As Serena Williams enters the semi-finals at Wimbledon, her pop-culture influence is gathering pace and the seven-time champion wants to inspire in as many areas as possible for the good of her sport.
Serena Williams feels that the world needs a 'good story' and with every stroke she plays at Wimbledon, the seven-time champion is fast becoming the centre of attention in many areas beyond Centre Court.
The 36-year-old American showed on Tuesday that her warrior spirit can bring her out of the toughest situations; and it will take a ruthless competitor to stop her.
That was proved when she battled back from a set down to claim a 3-6, 6-3, 6-4 triumph over Italian Camila Giorgi for her first Wimbledon semi-final berth since lifting the title in 2016.
Her progress in returning to tennis after becoming a mother in September last year has inspired many and Williams believes she has surpassed her own expectations.
"I think everything right now is a little bit of a surprise," said Williams, who has 23 grand slam titles to her name.
"To be here, to be in the semifinals. I mean, I always say I plan on it, I would like to be there, have these goals. But when it actually happens, it still is, like, 'Wow, this is really happening?'"
Williams plays German Julia Goerges next in their final four clash on Thursday and it hasn't been that long since their last meeting.
They met at the French Open in the third round of Williams' grand slam return at Roland Garros, and she insists it won't have any impact on their next match.
"That was four or five weeks ago," said Williams.
"That doesn't matter. This is a whole new match, it's a new surface, it's everything. We're starting from zero."
Also in attendance during a Williams main stage attraction are high profile fans. Former heavyweight boxer Mike Tyson was present in Paris and recording artist Drake flew in from the US to watch her latest win at Wimbledon.
Williams says it flatters her that she touches so many worlds outside of the tennis court and adds that it feels like she helps her sport evolve.
"It's so cool, especially artists like that, like Mike and Drake who are so successful, to come out," she said when asked about her celebrity circles after her victory against Giorgi.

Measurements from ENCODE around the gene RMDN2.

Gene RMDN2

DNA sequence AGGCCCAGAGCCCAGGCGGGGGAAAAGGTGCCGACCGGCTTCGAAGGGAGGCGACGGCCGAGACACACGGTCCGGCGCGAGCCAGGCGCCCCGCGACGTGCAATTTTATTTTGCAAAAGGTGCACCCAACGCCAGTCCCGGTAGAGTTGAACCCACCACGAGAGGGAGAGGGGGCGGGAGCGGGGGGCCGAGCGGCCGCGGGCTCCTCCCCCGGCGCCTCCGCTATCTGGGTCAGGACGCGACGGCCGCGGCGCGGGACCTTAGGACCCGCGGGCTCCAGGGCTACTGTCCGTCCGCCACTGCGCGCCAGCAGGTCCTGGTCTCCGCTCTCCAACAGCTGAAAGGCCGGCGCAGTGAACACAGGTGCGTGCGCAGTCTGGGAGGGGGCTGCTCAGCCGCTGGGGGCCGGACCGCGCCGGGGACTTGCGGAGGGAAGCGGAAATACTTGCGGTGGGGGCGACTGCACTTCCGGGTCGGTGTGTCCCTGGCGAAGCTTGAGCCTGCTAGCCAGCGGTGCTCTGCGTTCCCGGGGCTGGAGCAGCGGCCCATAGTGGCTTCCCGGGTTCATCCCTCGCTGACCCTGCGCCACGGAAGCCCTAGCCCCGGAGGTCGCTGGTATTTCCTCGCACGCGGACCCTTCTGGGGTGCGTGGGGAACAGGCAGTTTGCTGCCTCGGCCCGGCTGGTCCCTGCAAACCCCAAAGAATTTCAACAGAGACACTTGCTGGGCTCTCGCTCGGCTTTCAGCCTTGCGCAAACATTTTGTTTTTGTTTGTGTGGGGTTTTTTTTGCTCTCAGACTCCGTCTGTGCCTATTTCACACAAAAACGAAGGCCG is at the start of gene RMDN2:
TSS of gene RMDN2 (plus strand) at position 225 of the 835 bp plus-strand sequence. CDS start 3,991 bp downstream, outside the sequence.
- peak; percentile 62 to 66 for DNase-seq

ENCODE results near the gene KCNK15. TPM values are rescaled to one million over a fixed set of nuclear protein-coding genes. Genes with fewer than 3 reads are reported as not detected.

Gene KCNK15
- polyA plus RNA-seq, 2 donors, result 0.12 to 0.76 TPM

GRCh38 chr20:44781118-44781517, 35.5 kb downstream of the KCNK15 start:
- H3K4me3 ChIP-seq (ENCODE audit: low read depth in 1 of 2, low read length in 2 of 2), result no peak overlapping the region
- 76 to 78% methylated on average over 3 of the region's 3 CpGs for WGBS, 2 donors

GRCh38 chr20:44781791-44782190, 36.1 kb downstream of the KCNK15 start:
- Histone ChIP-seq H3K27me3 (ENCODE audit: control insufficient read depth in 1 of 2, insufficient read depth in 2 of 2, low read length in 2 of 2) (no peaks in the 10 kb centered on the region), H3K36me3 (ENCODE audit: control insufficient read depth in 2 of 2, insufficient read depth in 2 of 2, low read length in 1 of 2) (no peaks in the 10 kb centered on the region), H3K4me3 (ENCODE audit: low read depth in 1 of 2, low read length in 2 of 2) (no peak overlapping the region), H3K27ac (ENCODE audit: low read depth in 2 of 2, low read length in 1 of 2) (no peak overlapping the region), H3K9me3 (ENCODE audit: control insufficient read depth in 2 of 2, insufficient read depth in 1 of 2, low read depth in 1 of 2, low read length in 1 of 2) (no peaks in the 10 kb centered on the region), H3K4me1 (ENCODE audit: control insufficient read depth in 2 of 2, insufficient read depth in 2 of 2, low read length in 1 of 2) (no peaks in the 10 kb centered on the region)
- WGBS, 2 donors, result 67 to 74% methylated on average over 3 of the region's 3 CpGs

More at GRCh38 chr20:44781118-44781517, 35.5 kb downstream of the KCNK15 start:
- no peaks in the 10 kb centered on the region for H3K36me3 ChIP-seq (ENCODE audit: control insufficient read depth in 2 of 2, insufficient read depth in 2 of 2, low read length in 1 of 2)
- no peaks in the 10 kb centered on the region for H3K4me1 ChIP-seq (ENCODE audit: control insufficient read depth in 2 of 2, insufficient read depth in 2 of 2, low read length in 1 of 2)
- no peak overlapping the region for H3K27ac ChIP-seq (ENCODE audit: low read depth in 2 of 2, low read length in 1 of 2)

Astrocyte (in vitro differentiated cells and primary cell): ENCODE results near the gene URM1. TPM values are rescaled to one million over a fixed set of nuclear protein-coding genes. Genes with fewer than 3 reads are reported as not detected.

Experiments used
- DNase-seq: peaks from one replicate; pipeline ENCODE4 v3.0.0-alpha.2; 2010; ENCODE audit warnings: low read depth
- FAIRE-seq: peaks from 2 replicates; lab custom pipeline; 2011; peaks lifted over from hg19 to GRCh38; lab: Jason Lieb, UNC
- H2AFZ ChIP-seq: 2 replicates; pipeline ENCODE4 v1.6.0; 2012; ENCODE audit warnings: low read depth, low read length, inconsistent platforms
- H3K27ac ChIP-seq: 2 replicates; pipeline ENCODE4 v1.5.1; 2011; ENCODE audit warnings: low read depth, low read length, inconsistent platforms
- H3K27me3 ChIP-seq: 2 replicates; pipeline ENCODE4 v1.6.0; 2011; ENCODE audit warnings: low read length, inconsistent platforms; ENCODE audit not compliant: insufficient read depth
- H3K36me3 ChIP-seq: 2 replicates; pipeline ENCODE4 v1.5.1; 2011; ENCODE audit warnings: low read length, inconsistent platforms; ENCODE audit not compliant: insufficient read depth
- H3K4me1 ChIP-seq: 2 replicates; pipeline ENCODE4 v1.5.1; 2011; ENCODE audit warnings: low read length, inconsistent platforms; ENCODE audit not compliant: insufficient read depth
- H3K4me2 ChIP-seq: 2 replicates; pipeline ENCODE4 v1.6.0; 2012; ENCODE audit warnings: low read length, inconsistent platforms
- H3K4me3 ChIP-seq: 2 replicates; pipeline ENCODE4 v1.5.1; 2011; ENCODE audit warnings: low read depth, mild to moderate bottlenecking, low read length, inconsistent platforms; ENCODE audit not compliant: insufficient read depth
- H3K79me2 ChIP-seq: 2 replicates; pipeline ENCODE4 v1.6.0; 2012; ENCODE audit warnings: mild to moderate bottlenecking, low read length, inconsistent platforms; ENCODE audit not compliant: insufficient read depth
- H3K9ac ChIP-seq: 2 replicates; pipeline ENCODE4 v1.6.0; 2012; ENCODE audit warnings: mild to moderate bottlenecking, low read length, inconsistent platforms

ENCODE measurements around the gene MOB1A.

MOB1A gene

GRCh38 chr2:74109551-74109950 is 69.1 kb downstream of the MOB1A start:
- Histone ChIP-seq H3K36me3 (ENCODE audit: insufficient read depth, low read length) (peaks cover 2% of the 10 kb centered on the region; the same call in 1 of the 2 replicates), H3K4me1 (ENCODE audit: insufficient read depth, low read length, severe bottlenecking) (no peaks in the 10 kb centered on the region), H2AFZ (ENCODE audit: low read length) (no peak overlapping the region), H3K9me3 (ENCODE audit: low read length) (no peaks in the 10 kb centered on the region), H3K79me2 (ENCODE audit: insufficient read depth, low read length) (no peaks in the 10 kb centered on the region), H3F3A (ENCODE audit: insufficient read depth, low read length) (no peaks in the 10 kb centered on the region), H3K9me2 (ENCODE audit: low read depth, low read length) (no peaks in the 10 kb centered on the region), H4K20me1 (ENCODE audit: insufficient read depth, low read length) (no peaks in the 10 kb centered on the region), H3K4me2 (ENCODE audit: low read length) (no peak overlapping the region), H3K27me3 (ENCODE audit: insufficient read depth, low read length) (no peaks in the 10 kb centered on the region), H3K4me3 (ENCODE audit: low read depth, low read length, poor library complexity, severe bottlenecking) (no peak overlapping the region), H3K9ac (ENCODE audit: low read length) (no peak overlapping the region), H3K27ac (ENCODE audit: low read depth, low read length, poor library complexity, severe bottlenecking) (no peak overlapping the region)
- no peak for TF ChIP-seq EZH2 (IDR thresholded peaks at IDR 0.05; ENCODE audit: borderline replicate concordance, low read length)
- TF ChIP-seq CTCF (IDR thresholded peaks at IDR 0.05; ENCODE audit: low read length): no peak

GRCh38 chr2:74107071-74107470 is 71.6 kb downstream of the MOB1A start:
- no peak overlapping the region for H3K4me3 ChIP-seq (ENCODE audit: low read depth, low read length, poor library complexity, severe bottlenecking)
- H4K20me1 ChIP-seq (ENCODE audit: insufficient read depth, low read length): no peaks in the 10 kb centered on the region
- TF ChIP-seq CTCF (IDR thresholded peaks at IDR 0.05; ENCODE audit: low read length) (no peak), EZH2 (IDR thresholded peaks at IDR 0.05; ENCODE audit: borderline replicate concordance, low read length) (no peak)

"It feels like tennis is becoming part of pop culture. That's what I love about it. Just helping create that popularity, getting more young girls to play and be a part of such an exciting game.
"I never assumed or knew I would be in this position. It's, like, when I first started out, I was playing tennis. It just became greater than me. Sometimes it takes a while to realize that.
"I've always embraced being a role model. I think for me I just fell into that perfectly. Now that I'm a mom, I just want to even be more of that role model for my daughter. Right now there's so much bad news in the world. We just need a good story."
And her peers on the Wimbledon courts and terraces have been equally impressed.
Twenty-year-old Latvian Jelena Ostapenko, who faces Angelique Kerber in the other semi-final, has made a few notes on Williams and feels that they would match up well.
"Her game style is probably similar to mine," said Ostapenko, who won the French Open in 2017.
"I always enjoyed watching her play and always learned some good things watching her."
Ostapenko has never played the former world number one but Kerber has and the last two meetings were in grand slam finals.
Kerber, who is also a former world number one, beat Williams in the 2016 Australian Open final but lost in the Wimbledon showpiece in the same year.
The 30-year-old German feels that her biggest rival is on her way to great achievements.
"I think it's great what she has done so far," said Kerber.
"I think she's the best player. She's a champion. I have a lot of respect of her as a person, but also as a tennis player. I think she is coming back, for sure."